I know this might seem like an odd question to some, but it is one I have been asking: Is there a place for Pentecostal-Anabaptist dialogue? I came to Christianity through Pentecostalism. While I am not part of a Pentecostal Church there is no retroactively removing all of the influence it has had on my thinking, especially as regards Pneumatology.  I have talked to a handful of people who are part of the Pentecostal/Charismatic tradition, or who have recently departed from it, who identify with much of what Pentecostalism has to say about being a Christian in the modern world, but who don’t feel comfortable with the overarching direction being taken by many particular Pentecostal/Charismatic groups. Whether this be a move toward trying to become a megachurch, or the politicizing of their pulpit, or the embrace of the health-and-wealth gospel, or even something as simple as adrenaline junky liturgy, i.e., worship gathers that have to be fast, and loud, or people think something is wrong, there is a desire to preserve what is best without being forced to accept it all. Many of these people seem interested in Anabaptism to some extent.
Pentecostal/Charismatics may want to embrace many aspects of traditional Anabaptism, even joining Anabaptist communities, while wondering if there is a willingness on the part of Anabaptists to entertain the possibility of embracing things like more freedom of expression in worship (not crazy aisle running, pew jumping worship, but maybe some songs with a guitar and drum involved, some clapping of hands, the raising of hands) or some the charismata (both in corporate worship and individual prayer). Everyone knows the differences between Pentecostals/Charismatics and Anabaptists/Mennonites, but there may be many similarities that lead the two traditions into further dialogue (kind of like Drew Hart aims to do with Anabaptism and the Black Church tradition). For example, early Pentecostalism advocated Christian non-violence. Both groups tend to be “Low Church” movements with a strong emphasis on the Priesthood of Believers. Both groups seems to be willing to address matters related to gender, race, and so forth. Recently, Michael Grenholm shared in a blog post an article written by Richard Gillingham titled Parallels between Anabaptism and Pentecostalism that may be worth reading for those interested in this question.
Anyways, I haven’t sat down and thought this out in-depth, but since I’m having conversations with Anabaptists on one hand and Pentecostals on the other hand I thought I’d write a post that at least allows for people from either group to share their thoughts with me.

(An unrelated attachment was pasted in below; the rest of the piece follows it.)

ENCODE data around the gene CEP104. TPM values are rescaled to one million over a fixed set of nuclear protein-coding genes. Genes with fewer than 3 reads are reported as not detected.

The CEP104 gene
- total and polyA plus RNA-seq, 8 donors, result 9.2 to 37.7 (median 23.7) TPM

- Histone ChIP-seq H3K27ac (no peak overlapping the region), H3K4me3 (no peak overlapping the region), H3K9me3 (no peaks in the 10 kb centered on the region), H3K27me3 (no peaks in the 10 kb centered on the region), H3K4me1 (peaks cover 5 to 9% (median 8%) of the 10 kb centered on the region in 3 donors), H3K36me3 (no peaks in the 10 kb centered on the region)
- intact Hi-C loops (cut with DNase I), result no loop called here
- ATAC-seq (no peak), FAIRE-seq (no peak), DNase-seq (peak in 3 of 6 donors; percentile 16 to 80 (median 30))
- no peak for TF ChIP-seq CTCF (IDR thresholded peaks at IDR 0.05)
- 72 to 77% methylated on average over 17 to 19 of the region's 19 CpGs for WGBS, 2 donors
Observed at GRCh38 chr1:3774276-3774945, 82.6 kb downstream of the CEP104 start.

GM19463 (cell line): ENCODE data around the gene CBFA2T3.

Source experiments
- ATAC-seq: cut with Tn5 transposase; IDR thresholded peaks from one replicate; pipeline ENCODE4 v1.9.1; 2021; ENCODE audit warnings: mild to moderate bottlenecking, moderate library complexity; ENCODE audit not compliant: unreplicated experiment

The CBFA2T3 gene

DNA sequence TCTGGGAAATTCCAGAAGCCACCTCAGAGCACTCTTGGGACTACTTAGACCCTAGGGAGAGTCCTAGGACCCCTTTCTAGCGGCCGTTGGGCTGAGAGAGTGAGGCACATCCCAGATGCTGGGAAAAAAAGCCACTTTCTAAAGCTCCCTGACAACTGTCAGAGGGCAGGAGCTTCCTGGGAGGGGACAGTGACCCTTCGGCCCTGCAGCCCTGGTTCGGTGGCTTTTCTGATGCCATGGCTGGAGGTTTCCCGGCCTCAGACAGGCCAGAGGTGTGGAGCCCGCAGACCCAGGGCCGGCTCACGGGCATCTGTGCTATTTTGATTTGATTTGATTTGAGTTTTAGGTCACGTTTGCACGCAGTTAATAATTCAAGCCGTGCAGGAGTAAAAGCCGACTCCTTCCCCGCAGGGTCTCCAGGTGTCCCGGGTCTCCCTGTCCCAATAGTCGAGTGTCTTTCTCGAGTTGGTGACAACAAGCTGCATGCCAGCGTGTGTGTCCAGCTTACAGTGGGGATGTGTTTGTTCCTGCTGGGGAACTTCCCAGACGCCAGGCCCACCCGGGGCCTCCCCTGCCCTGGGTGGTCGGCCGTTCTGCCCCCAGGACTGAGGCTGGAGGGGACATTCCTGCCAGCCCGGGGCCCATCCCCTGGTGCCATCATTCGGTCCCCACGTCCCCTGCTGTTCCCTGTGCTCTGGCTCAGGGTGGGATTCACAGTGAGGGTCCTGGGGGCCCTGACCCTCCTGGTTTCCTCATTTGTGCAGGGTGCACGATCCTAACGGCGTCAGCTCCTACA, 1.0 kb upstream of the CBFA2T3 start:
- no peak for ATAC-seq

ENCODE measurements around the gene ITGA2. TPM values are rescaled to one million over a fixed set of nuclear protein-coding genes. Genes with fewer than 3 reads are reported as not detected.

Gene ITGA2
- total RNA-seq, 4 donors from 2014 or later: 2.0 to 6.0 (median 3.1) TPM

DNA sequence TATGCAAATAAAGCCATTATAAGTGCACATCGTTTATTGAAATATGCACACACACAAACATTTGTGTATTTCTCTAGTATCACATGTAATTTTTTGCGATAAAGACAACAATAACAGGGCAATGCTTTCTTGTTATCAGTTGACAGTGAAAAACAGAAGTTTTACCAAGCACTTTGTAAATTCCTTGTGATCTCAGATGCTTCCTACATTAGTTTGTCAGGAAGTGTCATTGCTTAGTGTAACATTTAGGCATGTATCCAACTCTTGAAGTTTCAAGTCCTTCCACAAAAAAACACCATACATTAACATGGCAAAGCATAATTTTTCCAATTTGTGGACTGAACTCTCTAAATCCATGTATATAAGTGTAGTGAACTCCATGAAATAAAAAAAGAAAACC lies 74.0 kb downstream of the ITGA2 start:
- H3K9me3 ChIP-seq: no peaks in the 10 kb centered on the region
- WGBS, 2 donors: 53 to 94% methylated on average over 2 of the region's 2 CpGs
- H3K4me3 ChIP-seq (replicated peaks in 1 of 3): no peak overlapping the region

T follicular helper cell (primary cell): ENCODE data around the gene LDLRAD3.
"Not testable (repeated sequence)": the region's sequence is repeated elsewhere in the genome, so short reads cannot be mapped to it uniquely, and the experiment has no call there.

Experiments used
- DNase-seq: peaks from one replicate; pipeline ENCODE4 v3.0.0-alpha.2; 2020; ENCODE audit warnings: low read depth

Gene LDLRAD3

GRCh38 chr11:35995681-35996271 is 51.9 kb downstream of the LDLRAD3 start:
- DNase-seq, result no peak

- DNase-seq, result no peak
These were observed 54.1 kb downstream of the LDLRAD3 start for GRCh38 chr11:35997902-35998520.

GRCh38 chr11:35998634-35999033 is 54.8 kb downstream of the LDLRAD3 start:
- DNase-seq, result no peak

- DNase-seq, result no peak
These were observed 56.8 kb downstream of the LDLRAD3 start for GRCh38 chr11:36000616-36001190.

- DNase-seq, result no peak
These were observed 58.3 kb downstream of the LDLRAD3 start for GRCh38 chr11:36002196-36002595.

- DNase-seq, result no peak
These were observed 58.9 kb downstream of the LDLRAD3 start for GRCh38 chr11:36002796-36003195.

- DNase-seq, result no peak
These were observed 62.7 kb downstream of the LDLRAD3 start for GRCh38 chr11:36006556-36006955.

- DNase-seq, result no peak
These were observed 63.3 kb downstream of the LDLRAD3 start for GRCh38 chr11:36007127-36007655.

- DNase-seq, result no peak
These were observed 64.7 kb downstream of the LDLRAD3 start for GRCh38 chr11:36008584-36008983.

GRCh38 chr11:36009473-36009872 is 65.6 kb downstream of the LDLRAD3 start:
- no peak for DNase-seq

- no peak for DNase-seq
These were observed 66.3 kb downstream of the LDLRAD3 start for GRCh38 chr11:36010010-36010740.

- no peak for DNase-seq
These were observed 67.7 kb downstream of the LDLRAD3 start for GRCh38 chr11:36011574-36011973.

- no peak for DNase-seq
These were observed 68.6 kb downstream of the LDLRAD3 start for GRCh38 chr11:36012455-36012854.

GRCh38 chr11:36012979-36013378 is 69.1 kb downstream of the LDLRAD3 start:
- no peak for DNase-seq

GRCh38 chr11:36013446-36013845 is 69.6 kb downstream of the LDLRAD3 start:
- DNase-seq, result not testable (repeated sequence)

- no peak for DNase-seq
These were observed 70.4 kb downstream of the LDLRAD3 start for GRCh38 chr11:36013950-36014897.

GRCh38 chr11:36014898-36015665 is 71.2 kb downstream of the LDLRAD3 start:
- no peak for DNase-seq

What doth Anabaptism have to do with Pentecostalism and Pentecostalism with Anabaptism?
 Though I must say it hasn’t been Pentecostal Pneumatology that has influenced me most directly—other than Gordon D. Fee’s work—but rather other thinkers who have interacted with Pentecostalism such as James D.G. Dunn and John R. Levison.
There should always been room for interdenominational dialogue. I was going to ask what the differences were between these two communities before I noticed your comment “Everyone knows the differences between Pentecostals/Charismatics and Anabaptists/Mennonites ..“. I confess, I don’t – at least not well.
Nevertheless, people typically dialogue about their similarities to strengthen then, or about their differences to reconcile them. You’ve mentioned a number of similarities that might act as a bonding agent betwixt these groups (race relations, opposition to violence etc). That leaves the issues that prevents greater unity between Pentecostals and Anabaptists (which I confess – I do not know). If its merely a matter of history, that hardly seems sufficient to justify achieving greater unity between these Christ-professing groups.
You’ve said on a number of occasions that theology doesn’t define Pentecostalism. I’m confident that this can’t be said so assuredly of Anabaptists so there is some possibility that if there is dialogue between these groups theological preference might be a point of discussion.
… should have read “seems sufficient to not justify achieving greater unity …”
I think in some sense traditional systematic-style theology doesn’t shape Pentecostalism or Anabaptism. both have “theology,” but not the kind of systems you’d see in Roman Catholic or Reformed thought as a couple of examples. Both Pentecostalism and Anabaptism have ethos/practice shaped theologies, so in that sense I think there is an interesting place for common ground.